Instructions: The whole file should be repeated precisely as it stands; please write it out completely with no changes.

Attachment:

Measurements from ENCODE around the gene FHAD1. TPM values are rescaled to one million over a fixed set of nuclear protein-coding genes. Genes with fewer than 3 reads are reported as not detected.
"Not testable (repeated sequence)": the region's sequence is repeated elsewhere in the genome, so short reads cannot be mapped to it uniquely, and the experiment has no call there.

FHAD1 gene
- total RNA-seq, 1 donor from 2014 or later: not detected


Measurements from ENCODE around the gene FHAD1. TPM values are rescaled to one million over a fixed set of nuclear protein-coding genes. Genes with fewer than 3 reads are reported as not detected.
"Not testable (repeated sequence)": the region's sequence is repeated elsewhere in the genome, so short reads cannot be mapped to it uniquely, and the experiment has no call there.

FHAD1 gene
- total RNA-seq, 1 donor from 2014 or later: not detected